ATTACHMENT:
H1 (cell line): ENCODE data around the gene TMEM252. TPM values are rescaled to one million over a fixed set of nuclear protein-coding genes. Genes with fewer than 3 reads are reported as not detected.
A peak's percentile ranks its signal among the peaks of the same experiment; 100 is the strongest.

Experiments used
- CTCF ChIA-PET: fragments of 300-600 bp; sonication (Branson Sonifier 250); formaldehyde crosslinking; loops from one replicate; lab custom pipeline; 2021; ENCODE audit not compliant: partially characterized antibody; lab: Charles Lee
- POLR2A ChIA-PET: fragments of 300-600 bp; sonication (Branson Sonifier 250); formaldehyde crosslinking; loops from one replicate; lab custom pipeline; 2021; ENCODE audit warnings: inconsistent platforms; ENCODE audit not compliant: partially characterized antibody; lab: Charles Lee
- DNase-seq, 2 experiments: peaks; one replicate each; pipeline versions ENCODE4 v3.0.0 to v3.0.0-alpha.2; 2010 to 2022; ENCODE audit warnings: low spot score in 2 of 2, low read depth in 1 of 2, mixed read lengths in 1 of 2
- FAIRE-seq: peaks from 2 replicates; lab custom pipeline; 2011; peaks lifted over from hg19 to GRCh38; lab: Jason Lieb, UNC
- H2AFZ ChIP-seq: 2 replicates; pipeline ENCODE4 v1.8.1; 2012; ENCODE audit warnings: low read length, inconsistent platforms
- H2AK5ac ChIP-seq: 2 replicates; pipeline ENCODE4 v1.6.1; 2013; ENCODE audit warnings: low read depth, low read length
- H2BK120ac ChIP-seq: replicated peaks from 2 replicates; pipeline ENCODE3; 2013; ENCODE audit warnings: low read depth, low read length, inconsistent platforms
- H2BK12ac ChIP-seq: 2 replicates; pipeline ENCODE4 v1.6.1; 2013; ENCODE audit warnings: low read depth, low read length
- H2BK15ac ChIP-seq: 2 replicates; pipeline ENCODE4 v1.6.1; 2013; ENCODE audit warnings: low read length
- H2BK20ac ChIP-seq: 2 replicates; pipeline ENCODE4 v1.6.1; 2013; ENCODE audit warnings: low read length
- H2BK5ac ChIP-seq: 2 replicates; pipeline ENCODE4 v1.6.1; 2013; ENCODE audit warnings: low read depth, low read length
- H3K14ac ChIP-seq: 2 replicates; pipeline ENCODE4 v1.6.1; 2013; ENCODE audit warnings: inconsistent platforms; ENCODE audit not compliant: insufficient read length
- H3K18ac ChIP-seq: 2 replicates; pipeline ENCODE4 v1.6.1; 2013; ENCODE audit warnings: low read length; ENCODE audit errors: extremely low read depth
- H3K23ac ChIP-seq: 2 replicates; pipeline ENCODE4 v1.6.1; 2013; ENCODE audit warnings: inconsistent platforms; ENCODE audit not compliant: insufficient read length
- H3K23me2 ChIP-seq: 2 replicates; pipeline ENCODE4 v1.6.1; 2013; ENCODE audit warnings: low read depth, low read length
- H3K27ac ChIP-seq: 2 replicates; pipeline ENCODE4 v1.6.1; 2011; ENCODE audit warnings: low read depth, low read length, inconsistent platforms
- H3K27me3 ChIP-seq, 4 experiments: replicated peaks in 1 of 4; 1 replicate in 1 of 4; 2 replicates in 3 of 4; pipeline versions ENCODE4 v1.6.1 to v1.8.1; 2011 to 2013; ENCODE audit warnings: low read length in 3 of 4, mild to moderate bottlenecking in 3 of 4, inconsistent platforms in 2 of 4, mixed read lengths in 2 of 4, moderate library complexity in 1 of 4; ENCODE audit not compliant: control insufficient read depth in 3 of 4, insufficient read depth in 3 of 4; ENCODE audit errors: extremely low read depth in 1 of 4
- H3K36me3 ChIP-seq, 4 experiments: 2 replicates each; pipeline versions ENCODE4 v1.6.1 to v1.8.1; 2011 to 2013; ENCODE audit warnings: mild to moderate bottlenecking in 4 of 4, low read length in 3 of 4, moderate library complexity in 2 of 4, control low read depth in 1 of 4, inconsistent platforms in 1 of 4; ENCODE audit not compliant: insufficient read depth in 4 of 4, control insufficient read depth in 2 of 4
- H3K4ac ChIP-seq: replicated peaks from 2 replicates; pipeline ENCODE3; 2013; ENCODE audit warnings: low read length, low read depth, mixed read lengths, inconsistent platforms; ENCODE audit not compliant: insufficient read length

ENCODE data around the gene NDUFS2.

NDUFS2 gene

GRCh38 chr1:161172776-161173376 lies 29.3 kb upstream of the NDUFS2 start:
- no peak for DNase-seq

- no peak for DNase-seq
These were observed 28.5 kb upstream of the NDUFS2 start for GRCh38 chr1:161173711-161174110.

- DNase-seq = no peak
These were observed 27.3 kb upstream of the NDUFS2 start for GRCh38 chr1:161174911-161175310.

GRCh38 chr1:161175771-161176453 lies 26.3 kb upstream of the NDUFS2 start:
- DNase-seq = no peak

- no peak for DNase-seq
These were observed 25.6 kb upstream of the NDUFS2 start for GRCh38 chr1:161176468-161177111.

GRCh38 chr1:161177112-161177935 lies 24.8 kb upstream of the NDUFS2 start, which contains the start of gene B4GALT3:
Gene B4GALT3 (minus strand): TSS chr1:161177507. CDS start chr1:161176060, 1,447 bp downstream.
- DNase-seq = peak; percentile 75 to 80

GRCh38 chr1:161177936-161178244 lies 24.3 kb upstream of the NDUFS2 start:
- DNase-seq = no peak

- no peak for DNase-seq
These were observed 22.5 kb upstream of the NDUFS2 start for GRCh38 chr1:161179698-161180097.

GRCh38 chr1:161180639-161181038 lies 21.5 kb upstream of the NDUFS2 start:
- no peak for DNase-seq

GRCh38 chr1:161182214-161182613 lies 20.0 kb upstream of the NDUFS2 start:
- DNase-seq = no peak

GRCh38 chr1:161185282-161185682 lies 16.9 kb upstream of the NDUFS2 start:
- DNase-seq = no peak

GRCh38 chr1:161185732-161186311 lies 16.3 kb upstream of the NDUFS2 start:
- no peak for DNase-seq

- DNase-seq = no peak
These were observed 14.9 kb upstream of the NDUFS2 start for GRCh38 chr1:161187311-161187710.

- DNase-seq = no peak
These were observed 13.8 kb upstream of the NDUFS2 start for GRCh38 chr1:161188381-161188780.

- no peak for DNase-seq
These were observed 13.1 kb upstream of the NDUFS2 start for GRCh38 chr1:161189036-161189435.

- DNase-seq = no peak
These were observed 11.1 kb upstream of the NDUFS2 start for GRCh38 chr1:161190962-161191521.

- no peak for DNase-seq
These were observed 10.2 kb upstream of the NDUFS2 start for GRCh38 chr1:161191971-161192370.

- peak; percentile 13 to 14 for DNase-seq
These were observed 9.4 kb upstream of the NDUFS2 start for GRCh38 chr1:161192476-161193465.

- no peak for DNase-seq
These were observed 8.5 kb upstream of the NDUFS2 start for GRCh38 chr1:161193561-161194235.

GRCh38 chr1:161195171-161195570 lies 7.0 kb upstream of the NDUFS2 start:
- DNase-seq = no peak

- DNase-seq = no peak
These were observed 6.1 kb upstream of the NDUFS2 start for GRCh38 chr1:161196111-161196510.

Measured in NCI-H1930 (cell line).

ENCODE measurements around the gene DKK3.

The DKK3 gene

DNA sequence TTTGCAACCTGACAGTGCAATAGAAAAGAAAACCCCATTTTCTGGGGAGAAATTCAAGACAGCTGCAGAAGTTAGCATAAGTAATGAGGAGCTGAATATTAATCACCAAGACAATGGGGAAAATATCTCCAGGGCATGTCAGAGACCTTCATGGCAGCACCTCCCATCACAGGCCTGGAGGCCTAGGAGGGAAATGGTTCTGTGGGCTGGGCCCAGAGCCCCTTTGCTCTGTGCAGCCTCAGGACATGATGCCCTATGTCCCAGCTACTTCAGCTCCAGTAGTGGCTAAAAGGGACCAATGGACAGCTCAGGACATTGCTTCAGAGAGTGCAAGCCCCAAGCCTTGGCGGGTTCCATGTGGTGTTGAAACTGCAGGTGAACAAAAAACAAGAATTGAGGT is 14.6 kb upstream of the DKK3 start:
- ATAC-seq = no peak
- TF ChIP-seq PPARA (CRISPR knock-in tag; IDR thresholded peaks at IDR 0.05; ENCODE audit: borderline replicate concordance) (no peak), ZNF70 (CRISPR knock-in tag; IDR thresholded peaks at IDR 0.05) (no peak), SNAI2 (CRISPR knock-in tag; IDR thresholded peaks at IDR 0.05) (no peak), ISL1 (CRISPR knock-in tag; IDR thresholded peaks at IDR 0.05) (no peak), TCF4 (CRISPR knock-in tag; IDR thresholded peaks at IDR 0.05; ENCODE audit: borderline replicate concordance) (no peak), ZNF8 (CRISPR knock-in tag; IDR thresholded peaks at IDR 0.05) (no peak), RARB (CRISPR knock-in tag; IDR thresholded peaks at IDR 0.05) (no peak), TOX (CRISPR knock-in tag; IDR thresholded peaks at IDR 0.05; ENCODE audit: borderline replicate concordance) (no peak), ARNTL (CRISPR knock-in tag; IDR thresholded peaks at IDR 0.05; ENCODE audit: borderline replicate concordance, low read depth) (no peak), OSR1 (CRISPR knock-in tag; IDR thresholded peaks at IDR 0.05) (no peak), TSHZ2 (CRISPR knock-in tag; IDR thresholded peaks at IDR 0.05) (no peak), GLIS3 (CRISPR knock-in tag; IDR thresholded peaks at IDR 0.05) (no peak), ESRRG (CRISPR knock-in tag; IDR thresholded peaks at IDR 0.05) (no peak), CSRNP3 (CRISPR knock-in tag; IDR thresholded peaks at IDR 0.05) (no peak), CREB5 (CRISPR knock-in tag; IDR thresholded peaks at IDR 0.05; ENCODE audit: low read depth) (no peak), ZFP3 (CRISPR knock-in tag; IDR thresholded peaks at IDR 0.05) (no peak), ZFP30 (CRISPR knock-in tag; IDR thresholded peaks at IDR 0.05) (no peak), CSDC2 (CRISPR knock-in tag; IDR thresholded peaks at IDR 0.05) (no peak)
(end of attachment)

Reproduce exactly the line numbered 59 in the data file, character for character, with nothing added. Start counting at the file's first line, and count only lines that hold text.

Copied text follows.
These were observed 10.2 kb upstream of the NDUFS2 start for GRCh38 chr1:161191971-161192370.